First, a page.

Full Title = Life Is Strange: “There was a time when they were children too…”
First time filmmaker Isaac Hertz has admirable intentions in Life Is Strange. He sets out to record interviews with Holocaust survivors–all now very elderly–in order to preserve their words for new generations.
Very admirable, but unfortunately this is cinematic landscape is already so well-covered (with both documentaries & feature films) that it’s hard to know exactly what Hertz intended to add beyond the obvious, namely interviews with survivors with whom he is personally acquainted &/or survivors who he might not have known before but wanted to meet while he still had time to do so.
Hertz thinks he has a hook: he begins by asking all of the survivors about their memories of childhood, never mentioning until midway through the film that the private worlds his genial subjects describe will soon come to abrupt & terrifying ends.
To accomplish this, he has a youngster do all the narration (obviously in a child’s voice), introducing us to the survivors as old people with magical memories. I wish I could say it was charming, but it’s not. It feels forced & even somewhat duplicitous–almost as if the narrator was finding wolf after wolf hidden in the clothing of seemingly ordinary grandmothers & grandfathers.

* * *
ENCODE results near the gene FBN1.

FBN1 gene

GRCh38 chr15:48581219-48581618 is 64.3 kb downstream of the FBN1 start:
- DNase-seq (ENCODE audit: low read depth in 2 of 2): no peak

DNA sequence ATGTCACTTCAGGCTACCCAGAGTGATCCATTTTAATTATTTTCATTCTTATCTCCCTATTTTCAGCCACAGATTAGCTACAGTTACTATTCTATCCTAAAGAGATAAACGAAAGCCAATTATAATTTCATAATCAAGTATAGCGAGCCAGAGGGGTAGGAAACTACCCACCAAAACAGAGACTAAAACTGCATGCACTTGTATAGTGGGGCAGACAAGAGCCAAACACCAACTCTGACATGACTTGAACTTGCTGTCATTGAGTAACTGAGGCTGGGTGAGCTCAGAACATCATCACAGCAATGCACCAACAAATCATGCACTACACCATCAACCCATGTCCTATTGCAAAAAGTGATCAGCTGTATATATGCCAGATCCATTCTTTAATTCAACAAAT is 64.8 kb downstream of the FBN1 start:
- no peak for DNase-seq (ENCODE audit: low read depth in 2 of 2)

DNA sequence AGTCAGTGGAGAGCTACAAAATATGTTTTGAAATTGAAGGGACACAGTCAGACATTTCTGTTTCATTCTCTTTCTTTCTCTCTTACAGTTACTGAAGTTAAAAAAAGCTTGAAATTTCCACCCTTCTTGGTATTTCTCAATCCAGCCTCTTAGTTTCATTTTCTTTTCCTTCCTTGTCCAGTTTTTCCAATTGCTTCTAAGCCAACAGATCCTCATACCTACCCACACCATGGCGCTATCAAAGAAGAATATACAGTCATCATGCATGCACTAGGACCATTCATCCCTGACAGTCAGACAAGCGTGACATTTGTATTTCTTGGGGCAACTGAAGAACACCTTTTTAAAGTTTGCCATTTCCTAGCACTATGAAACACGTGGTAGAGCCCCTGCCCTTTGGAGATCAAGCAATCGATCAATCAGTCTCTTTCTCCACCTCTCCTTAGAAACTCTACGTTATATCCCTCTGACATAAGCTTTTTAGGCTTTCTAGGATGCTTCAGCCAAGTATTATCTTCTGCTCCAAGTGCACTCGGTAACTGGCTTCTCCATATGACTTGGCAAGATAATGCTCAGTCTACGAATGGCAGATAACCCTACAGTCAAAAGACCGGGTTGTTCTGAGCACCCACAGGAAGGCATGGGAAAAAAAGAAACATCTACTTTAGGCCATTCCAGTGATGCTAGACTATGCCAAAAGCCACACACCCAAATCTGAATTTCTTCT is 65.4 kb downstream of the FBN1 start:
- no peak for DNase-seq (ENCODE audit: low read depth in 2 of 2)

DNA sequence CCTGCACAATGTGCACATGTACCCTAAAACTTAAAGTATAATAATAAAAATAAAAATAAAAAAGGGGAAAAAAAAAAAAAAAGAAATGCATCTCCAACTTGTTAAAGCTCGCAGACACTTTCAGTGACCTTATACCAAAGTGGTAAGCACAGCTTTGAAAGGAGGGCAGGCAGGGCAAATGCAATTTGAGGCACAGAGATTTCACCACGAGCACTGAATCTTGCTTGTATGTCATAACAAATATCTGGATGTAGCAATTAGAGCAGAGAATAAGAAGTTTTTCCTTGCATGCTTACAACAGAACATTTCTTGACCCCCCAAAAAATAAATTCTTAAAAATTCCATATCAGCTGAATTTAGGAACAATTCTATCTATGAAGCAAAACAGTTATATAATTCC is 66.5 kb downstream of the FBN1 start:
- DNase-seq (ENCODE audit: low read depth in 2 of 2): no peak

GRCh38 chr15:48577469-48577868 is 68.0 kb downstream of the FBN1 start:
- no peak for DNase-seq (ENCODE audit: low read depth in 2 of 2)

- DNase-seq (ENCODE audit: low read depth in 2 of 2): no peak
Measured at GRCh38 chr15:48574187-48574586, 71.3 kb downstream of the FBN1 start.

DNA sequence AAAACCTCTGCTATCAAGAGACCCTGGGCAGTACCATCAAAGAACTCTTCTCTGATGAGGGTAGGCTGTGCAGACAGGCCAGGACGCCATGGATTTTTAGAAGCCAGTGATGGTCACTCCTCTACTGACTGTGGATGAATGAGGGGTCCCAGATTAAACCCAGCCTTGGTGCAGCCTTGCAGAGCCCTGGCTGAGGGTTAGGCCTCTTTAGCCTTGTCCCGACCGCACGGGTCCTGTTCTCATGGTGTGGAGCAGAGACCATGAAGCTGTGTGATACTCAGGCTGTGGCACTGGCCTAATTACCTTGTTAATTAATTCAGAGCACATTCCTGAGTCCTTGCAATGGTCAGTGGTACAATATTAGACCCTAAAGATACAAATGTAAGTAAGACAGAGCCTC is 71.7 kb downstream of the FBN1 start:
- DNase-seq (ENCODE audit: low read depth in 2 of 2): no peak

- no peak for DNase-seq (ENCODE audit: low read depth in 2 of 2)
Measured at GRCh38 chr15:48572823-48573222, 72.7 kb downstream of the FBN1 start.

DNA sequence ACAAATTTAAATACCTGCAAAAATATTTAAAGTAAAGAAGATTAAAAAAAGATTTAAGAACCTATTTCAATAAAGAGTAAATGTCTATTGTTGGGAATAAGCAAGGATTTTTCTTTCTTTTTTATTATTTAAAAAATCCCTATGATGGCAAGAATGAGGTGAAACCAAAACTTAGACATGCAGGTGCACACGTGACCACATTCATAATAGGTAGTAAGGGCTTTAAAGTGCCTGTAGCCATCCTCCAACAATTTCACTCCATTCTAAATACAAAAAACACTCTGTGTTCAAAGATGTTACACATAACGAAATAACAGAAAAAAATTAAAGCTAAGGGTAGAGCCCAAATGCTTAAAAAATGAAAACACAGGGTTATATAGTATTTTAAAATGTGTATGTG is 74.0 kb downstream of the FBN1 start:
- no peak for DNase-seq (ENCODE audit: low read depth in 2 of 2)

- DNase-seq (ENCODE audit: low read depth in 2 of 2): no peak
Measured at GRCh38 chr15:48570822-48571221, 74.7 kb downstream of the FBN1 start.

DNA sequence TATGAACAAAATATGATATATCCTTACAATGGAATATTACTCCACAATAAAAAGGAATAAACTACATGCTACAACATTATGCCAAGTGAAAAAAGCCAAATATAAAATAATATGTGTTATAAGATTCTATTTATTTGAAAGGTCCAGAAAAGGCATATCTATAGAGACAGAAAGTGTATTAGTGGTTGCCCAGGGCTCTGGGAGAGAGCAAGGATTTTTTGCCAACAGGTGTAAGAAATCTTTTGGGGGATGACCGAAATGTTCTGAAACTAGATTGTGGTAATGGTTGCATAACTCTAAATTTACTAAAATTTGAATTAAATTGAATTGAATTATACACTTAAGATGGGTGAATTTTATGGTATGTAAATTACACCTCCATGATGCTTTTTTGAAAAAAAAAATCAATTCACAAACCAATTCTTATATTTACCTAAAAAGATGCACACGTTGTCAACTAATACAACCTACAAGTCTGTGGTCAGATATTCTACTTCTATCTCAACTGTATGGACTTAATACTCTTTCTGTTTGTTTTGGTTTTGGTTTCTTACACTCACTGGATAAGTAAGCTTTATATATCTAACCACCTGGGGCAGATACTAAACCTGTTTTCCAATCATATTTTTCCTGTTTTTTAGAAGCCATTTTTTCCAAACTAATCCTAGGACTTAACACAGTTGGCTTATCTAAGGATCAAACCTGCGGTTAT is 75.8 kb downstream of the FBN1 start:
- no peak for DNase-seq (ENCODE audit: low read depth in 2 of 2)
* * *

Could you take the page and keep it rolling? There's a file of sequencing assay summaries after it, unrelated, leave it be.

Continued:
The interviews (set in the 21st Century) are mixed with grainy archival film from the 30s & 40s– much of it generic & punctuated with very familiar Holocaust footage that has no specific relationship to any of the subjects of the film itself.
And under the voices is a saccharine soundtrack by Jean-Michel Guirao–icing on a cake that was already way too sweet already.
I realize that imagery that is already familiar to me may well be new to others, & I do think it is important that children learn about the Holocaust. But regretfully I cannot recommend Life Is Strange. (JLH: 2.5/5)
Not yet seen by Rich.
Photo Credit: Lookback Productions